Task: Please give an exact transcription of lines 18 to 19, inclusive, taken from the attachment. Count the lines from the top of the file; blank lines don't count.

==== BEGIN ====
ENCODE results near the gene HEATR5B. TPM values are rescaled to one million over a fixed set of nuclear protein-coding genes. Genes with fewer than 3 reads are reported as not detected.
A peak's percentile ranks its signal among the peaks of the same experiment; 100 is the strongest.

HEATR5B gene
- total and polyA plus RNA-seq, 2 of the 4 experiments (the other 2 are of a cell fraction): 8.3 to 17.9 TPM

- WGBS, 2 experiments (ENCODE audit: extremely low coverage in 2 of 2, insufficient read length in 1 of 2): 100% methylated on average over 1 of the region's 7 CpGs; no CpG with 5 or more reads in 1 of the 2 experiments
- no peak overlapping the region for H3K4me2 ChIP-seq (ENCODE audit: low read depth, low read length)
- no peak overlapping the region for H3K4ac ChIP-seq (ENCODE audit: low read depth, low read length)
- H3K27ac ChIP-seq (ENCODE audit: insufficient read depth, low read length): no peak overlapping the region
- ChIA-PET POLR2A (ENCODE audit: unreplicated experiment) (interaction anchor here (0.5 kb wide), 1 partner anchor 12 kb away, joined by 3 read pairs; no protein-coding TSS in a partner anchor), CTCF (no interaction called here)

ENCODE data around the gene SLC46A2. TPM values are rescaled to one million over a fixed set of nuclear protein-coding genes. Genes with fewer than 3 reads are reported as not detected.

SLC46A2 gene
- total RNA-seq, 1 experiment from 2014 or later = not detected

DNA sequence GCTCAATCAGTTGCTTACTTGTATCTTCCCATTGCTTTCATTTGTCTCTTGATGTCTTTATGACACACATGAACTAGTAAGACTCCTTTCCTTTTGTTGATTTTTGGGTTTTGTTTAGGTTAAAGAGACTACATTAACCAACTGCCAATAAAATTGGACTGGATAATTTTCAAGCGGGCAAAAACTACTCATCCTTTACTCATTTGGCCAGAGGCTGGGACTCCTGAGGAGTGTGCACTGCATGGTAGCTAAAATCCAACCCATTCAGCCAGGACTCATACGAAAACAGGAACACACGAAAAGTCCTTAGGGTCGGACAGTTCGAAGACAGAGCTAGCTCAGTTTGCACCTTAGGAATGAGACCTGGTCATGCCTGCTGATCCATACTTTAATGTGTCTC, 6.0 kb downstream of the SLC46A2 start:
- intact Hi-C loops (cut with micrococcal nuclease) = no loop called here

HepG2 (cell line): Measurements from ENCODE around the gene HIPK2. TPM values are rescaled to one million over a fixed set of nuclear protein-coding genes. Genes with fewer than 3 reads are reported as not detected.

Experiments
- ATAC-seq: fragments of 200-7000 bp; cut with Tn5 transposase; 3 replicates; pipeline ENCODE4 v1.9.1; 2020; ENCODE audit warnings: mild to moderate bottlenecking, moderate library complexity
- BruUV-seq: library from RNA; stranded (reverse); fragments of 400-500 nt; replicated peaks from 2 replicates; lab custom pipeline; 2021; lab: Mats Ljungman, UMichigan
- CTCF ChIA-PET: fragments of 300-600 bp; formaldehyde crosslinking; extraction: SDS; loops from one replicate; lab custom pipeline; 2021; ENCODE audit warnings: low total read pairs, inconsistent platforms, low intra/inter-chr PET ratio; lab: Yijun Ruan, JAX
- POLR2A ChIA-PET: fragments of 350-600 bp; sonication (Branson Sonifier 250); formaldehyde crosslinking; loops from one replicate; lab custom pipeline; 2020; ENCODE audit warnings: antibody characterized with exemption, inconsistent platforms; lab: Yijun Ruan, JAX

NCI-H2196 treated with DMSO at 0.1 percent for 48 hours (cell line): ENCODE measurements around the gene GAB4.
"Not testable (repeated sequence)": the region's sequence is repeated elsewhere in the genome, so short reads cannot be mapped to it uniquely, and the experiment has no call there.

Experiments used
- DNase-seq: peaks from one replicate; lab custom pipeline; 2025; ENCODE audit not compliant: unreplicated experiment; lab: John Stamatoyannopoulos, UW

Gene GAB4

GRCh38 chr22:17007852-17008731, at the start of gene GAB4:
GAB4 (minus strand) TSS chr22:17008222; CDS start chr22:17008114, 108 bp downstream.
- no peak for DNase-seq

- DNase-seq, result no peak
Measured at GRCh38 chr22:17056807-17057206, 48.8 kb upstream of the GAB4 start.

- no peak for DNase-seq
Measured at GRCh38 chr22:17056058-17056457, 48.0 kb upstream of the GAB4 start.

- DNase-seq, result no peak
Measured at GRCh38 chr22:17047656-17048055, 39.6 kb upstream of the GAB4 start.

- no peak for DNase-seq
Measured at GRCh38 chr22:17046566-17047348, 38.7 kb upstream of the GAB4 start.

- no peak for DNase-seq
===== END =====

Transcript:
- BruUV-seq: library from RNA; stranded (reverse); fragments of 400-500 nt; replicated peaks from 2 replicates; lab custom pipeline; 2021; lab: Mats Ljungman, UMichigan
- CTCF ChIA-PET: fragments of 300-600 bp; formaldehyde crosslinking; extraction: SDS; loops from one replicate; lab custom pipeline; 2021; ENCODE audit warnings: low total read pairs, inconsistent platforms, low intra/inter-chr PET ratio; lab: Yijun Ruan, JAX